If we cannot continue as part of a united Canada, the options are cataclysmic for the ordinary person in Atlantic Canada. Despite this self-evident fact, the issue is not even discussed. Our heads are buried in the sand.

Two provinces are essential to the continuation of Canada as a nation—the two original provinces of Upper Canada and Lower Canada. If either leaves, Canada ceases to exist as a nation. It is most unlikely that Canada would survive a “successful” independence referendum in Quebec because it would not be in the financial interests of those living in Ontario, British Columbia or Alberta to carry on as though nothing had happened. Even if we could cobble together a country out of the nine remaining units, the financial arrangements of this new federation would be completely different. The very generous transfers from the central government that provide the glue that holds Canada together would almost certainly not be replicated in a new, reduced nation.

Atlantic Canadians forget at their peril that Ontario, Alberta and British Columbia would each be economically viable as an independent country and would each have the option of going it alone. We have no reason to expect that they would join a new federation that would continue to dispense charity to Atlantic Canada. If transfer and other support programs did continue, they would assuredly not be as generous as they are today. The best Atlantic Canada could expect would be less. The worst would be nothing at all.

It is unlikely, I believe, that the four Atlantic provinces would ever come together to form a new nation. Such a combination would not produce an economically viable entity, or a standard of living that would be remotely comparable to what our people have today. It’s also a fact that Newfoundlanders have never shown much empathy with the Maritime provinces or wanted to have much to do with them. Newfoundland and the Maritime provinces could become independent countries or the three Maritime provinces might form one nation, with Newfoundland becoming independent again. If this occurs, life will certainly be much more difficult and arduous for our citizens.

The final option would be for Atlantic Canada as a region, or the four provinces individually, to join the United States, if that country were agreeable—which is by no means a sure thing. It is not a tempting prospect for Atlantic Canadians. Individual states don’t get the kind of financial assistance from their central government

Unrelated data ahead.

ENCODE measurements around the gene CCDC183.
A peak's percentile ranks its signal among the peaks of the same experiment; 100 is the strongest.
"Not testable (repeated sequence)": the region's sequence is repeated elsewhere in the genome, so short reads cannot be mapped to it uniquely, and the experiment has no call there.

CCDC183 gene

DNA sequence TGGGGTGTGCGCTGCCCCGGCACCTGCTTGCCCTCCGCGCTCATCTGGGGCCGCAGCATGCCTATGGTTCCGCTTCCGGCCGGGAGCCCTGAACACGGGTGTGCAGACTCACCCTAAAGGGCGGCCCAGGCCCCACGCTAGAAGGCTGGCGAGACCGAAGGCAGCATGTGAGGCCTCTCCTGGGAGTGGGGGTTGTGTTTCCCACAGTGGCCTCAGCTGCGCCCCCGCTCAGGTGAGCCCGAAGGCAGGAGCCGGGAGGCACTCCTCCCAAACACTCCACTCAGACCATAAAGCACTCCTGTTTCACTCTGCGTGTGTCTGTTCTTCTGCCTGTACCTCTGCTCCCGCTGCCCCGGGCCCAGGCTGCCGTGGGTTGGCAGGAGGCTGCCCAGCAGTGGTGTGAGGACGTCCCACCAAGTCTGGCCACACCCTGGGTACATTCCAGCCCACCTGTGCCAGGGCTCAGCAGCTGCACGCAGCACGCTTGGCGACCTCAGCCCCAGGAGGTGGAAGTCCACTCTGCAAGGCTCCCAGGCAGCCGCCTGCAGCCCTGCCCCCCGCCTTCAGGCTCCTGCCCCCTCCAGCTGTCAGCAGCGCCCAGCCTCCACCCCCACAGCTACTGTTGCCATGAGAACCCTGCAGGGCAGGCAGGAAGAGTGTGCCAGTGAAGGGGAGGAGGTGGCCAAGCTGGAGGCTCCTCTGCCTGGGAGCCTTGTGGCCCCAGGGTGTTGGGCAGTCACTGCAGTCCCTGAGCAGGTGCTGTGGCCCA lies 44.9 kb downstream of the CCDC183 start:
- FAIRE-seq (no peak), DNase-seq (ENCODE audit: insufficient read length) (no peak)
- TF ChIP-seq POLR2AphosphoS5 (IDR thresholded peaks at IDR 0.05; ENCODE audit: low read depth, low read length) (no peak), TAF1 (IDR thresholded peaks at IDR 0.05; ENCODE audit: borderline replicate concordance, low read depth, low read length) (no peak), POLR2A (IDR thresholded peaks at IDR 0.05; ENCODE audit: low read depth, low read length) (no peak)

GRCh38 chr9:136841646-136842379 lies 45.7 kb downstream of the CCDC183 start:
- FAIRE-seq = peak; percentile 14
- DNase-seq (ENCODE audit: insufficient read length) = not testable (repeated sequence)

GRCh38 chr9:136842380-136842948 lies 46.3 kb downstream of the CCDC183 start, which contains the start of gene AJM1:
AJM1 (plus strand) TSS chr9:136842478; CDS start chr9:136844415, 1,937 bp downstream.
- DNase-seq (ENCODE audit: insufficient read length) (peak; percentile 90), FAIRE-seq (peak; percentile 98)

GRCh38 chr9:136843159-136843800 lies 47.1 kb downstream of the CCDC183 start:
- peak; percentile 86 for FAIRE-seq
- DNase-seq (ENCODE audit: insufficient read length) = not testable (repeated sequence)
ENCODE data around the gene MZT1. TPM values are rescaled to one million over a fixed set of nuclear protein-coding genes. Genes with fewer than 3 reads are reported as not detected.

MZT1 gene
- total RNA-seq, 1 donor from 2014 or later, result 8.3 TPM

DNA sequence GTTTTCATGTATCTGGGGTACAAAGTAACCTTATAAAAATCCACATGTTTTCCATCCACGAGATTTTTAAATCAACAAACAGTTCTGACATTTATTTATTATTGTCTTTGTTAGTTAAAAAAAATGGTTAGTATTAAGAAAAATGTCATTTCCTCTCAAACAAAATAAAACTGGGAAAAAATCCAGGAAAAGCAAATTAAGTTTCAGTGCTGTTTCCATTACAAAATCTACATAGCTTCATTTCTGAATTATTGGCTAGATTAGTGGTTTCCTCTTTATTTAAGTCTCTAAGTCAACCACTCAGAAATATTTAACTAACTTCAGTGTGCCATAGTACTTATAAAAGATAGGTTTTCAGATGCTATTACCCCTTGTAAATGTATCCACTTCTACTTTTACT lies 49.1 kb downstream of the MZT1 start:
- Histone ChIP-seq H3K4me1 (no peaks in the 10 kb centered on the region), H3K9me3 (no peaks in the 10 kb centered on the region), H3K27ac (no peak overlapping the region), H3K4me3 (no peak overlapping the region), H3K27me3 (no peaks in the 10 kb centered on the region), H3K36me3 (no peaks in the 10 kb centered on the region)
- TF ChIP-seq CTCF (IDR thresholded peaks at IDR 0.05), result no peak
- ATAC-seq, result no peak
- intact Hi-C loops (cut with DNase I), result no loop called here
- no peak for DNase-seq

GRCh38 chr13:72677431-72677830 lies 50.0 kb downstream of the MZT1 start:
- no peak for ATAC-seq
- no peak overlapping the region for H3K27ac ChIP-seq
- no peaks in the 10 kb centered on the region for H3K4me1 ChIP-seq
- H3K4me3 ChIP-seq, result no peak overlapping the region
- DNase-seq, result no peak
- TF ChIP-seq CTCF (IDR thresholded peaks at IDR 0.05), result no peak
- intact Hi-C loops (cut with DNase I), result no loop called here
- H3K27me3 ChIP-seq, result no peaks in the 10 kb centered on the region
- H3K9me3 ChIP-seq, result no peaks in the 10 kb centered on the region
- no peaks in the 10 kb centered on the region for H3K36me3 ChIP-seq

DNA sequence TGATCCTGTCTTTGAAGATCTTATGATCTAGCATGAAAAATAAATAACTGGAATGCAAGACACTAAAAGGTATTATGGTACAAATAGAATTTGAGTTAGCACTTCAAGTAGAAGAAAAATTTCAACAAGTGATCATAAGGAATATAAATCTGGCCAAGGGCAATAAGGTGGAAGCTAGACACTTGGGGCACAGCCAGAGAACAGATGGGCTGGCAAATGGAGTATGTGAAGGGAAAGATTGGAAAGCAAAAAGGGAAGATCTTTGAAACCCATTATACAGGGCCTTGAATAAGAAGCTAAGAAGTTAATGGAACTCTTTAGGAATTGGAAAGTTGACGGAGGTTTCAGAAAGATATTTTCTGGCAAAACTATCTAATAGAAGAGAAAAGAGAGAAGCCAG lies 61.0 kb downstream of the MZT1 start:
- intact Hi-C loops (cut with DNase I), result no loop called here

Most people assume the nine provinces would carry on without Quebec. It's time for a reality check.

'One of the big problems in Canada is excessive regionalism'

that the poor provinces of Canada receive. There are no huge transfer programs from Washington to the states. There is no equalization. And U.S. programs for unemployment insurance, health care and social assistance do not approach Canadian programs in their breadth or their generosity.

Clearly, the continuation of the present Canada is infinitely preferable to any of the alternatives for all the people of Atlantic Canada— even if it means making significant constitutional concessions to Quebec to ensure that the federation survives. This must be the guiding principle for our elected representatives in the Atlantic region. The Constitution of Canada must serve the needs of the whole country, each of its provinces and territories, and all of its citizens. The Constitution is not the servant of any politician’s particular view of constitutional principle or practice. The object of the Constitution is to keep the whole country together and to make it possible for lawmakers to satisfy the needs of all our people.